This document also raises the question as to whether the Nativity and The Circumcision Rembrandt sold to Van Ludick were pendants. One price is listed for both works. One could imagine that the quiet, reverential mood of the scene in The Circumcision might have been consciously conceived to complement a depiction of this thematically related episode from Christ’s life.[13] Nevertheless, technical evidence indicating that Rembrandt reduced the size of The Circumcision on all four sides makes it unlikely that he initially composed this work as a pendant to another composition.[14] How much the canvas was reduced is not certain, but the absence of distortions in the weave of the canvas on all sides suggests it was a substantial amount.[15]

The broadly expressive, painterly character of this intimate scene has long been admired, but questions have been raised as to whether the work was actually executed by Rembrandt.[16] Both Schwartz and Tümpel have doubted the attribution, with Schwartz proposing that Rembrandt’s assistant at that time, Aert de Gelder (1645–1727), may have painted the scene.[17] The splotchy character of the paint on many of the figures’ faces (particularly that of the scribe), the poor articulation of hands, and the general lack of firm structure evident in many areas of the painting are, indeed, reminiscent of De Gelder’s later manner of painting. Associations between The Circumcision and De Gelder are not new. In 1883 Bode noted that “in the cursory treatment, in the bright colors (the bright robe of the priest in front of Mary) and in the carelessness of expression the painting very much recalls Rembrandt’s student at that time Aert de Gelder.”[18]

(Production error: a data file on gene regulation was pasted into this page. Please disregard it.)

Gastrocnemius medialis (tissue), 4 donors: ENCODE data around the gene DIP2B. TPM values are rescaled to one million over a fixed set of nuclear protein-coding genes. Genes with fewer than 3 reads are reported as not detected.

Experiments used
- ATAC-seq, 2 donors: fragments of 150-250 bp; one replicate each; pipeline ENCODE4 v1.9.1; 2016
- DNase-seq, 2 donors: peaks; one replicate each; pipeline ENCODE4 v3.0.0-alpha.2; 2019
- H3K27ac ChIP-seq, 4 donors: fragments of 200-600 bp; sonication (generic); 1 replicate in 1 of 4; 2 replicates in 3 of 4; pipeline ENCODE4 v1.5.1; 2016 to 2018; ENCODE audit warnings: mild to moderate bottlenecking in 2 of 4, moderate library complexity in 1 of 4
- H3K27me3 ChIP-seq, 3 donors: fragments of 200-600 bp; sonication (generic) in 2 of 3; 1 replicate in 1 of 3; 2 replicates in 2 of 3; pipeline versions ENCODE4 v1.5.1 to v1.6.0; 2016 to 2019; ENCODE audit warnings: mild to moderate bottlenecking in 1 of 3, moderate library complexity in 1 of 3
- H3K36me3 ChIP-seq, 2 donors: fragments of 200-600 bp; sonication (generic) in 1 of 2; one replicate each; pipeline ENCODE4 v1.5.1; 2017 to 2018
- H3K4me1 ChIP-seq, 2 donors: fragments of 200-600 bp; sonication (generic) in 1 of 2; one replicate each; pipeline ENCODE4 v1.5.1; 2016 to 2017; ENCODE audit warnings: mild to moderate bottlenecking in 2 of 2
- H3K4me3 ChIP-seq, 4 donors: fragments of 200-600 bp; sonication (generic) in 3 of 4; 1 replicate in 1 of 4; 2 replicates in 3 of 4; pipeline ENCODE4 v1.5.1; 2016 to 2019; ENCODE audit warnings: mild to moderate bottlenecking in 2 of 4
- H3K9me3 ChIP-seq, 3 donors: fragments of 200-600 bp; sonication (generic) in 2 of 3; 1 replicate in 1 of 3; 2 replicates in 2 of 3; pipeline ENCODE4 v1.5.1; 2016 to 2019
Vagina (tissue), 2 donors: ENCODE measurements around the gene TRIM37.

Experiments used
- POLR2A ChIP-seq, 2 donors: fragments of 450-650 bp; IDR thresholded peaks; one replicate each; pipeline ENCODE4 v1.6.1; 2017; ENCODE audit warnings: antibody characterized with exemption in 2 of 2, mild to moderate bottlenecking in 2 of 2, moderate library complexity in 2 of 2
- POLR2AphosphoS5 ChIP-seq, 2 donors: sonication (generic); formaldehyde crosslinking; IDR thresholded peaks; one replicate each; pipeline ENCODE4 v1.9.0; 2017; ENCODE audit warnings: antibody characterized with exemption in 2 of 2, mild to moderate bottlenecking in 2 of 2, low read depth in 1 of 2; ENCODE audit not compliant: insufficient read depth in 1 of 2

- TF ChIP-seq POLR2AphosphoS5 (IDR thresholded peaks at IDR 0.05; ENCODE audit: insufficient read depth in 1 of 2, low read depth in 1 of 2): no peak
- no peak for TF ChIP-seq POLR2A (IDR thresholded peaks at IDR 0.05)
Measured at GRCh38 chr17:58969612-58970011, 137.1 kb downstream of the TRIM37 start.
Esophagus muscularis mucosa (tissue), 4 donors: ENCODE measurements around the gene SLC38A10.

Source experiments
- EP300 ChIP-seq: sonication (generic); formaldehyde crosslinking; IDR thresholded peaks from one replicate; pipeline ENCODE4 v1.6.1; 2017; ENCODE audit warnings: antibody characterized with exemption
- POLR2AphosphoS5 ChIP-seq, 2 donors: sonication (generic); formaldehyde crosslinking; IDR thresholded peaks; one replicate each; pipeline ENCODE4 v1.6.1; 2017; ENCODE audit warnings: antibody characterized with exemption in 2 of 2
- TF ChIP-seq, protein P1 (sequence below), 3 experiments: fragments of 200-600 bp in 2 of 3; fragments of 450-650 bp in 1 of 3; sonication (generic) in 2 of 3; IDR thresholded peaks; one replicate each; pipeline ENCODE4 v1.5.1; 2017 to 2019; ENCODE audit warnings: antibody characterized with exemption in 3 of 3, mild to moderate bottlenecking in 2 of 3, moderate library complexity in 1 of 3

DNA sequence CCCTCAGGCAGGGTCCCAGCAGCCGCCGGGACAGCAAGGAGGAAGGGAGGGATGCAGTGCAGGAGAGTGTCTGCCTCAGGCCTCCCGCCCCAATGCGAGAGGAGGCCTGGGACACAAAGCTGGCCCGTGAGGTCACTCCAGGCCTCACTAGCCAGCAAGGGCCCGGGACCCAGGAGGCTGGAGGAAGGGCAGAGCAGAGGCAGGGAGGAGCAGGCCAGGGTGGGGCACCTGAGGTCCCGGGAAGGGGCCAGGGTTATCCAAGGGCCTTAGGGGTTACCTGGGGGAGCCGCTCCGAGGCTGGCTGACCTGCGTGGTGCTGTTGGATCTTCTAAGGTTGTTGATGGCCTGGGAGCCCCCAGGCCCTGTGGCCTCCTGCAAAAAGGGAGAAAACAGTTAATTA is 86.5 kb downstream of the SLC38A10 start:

De Gelder, who is well known as the only Rembrandt pupil to continue in the master’s style into the early eighteenth century, was born in Dordrecht in 1645. Houbraken relates that after having been grounded in the fundamentals of art by Samuel van Hoogstraten (Dutch, 1627 - 1678), De Gelder studied with Rembrandt in Amsterdam for two years.[19] The exact dates that he was with Rembrandt are not known, but because of stylistic and thematic connections with Rembrandt’s works during the early 1660s, it seems probable that he was in the workshop between 1661 and 1663.[20] It is, in any event, highly unlikely that this recently arrived sixteen-year-old student would have been entrusted with the execution of a painting for a patron who knew Rembrandt’s work so well.[21]